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Fewer heart failure risk factors by midlife cuts long-term risk

Avoiding hypertension, obesity and diabetes has long-term preventive benefits

Louise Prime

Tuesday, 29 November 2016

Men and women who have avoided risk factors for heart failure until they reach middle age have a considerably lower risk of going on to develop heart failure compared with people who already have hypertension, obesity or diabetes by that point, researchers have reported* today in JACC: Heart Failure. They said their results underline the importance of public health efforts to reduce the burden of heart failure at population level.

The study authors conducted a pooled, individual-level analysis of US-wide data on three risk factors – hypertension, obesity and diabetes – and on the incidence of heart failure. They reported that by the age of 45 years, 53.2% of people had neither hypertension, obesity nor diabetes; and by the age of 55 years the proportion with none of the three risk factors had fallen to 43.7%. They found that 1,677 cases of incident heart failure were identified after the age of 45 years, during 516,537 person-years’ follow up; and 2,976 cases of incident heart failure were identified at the age of 55 years, during 502,252 person-years’ follow up.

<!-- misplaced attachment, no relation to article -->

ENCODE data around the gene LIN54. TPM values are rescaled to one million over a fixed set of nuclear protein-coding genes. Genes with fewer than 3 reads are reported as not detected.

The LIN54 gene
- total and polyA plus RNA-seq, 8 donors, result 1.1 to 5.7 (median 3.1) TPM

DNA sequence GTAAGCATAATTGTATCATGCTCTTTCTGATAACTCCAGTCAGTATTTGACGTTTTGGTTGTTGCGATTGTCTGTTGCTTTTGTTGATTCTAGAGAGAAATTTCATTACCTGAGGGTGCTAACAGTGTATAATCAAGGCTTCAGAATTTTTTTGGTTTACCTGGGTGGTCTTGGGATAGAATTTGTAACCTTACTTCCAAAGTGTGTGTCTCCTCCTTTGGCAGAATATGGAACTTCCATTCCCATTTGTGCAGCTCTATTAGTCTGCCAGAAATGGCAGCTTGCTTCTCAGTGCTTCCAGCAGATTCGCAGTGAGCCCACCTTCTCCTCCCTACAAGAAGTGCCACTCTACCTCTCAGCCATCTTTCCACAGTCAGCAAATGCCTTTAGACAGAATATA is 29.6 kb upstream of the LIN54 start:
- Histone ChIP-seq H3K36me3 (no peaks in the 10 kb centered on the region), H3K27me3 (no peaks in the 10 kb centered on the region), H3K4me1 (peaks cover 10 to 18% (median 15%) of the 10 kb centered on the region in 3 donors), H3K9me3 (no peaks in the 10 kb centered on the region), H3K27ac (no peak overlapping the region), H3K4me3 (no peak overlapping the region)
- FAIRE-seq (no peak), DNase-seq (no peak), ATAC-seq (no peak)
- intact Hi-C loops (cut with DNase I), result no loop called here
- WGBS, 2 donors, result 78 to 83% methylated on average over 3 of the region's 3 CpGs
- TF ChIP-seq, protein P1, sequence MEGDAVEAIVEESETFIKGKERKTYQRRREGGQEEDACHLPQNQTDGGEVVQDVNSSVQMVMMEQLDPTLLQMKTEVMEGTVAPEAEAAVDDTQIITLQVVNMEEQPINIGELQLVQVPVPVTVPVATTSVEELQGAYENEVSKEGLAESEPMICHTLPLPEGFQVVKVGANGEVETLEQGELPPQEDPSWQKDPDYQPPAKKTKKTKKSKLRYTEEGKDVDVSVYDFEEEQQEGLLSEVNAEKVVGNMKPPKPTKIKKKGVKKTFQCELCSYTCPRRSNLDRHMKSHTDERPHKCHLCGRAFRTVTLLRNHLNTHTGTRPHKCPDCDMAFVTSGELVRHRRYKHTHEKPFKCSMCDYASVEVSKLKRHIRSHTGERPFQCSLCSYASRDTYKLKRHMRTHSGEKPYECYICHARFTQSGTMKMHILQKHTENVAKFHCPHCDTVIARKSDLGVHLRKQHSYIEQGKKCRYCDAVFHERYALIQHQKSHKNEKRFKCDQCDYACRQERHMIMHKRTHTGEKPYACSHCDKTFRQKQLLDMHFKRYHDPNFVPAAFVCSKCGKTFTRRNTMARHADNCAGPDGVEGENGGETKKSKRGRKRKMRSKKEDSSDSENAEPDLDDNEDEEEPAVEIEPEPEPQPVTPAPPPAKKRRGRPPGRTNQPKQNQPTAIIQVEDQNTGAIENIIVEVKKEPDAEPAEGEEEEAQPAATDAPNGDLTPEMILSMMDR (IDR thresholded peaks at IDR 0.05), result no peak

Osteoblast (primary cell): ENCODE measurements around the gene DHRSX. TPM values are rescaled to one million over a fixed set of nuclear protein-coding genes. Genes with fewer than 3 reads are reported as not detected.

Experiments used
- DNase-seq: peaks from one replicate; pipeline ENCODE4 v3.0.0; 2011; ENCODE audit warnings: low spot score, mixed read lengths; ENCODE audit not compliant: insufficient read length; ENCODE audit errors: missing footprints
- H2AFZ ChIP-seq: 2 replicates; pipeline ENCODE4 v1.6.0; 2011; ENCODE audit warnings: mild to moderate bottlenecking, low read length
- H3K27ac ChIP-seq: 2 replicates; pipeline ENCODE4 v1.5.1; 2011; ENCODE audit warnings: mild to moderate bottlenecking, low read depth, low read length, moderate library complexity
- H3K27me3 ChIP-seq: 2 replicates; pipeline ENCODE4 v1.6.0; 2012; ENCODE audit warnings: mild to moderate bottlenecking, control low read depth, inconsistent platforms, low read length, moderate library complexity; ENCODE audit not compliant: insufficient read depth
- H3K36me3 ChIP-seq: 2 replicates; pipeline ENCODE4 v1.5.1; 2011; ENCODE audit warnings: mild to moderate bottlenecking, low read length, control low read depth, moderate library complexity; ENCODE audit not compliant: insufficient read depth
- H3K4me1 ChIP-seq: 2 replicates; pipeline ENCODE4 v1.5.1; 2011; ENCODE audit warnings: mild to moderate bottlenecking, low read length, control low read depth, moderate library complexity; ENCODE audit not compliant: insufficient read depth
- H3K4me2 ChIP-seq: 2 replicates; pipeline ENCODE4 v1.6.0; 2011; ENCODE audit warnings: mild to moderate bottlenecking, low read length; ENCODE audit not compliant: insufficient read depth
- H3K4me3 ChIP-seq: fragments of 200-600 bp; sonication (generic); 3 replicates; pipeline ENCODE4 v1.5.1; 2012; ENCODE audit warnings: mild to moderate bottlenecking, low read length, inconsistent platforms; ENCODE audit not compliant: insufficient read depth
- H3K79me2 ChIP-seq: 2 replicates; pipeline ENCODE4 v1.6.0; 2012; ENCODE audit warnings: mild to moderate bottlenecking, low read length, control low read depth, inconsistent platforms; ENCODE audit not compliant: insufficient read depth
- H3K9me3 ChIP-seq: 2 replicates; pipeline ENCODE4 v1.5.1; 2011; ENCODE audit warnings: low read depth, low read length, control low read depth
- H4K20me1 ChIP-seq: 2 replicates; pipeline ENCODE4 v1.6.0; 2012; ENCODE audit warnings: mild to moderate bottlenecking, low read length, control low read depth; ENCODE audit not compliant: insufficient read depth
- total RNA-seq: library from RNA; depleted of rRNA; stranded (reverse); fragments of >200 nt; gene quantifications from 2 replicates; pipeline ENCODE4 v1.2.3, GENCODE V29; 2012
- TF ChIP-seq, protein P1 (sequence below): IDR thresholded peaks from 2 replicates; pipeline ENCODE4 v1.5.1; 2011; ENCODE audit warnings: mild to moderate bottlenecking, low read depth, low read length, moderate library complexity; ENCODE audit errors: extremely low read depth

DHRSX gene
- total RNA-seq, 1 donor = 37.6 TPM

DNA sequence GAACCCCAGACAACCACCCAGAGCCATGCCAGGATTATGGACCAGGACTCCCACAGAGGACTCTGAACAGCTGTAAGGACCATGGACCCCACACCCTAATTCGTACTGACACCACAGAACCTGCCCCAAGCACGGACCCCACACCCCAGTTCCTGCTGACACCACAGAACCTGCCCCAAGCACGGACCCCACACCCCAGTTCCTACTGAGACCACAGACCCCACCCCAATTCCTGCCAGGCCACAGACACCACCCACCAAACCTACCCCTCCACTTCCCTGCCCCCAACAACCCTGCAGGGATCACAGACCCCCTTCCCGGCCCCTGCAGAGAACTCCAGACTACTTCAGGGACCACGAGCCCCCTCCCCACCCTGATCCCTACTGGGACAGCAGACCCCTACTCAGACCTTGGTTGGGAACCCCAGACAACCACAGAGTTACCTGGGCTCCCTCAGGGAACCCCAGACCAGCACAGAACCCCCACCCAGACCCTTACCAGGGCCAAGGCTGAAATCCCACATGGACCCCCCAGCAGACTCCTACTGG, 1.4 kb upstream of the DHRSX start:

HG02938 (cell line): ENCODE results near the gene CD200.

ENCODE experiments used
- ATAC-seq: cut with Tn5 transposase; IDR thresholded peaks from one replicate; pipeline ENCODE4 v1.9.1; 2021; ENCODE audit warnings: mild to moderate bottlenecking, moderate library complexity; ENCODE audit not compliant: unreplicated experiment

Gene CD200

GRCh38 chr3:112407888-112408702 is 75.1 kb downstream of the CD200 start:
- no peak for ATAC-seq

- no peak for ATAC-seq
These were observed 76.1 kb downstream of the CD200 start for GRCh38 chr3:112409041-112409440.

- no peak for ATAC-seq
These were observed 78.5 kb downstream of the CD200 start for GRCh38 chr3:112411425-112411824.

Overall, men and women with no risk factors at the age of 45, compared with those with all three, had between 73% and 85% lower risks of incident heart failure. People without hypertension, obesity, or diabetes by the age of 45 years lived an additional 3-15 years free of heart failure, on average, than those with one, two or three of these risk factors.

Men who reached 45 years with none of the three risk factors lived an extra 10.6 years free of heart failure; and women an extra 14.9 years. White study participants lived an extra 12.4 years and black people an extra 12.9 years if they reached 45 years old with none of these risk factors. Similar trends were seen among people who reached 55 years with none of hypertension, obesity or diabetes.

Diabetes in particular was associated with reduced heart failure-free survival: people without diabetes at 45 and 55 years old lived for a mean of 8.6 years and 10.6 years longer, respectively, without heart failure.

The authors said: “This study adds to the understanding of how individual and aggregate risk factor levels, specifically in middle age, affect incident heart failure risk over the remaining lifespan.”

They concluded: “Prevention of hypertension, obesity, and diabetes by ages 45 years and 55 years may substantially prolong heart failure-free survival, decrease heart failure-related morbidity, and reduce the public health impact of heart failure.”


* Ahmad FS, Ning H, Rich JD, et al. Hypertension, obesity, diabetes, and heart failure-free survival: the cardiovascular disease lifetime risk pooling project. JCHF 2016; 4(12) :911-919. doi:10.1016/j.jchf.2016.08.001.

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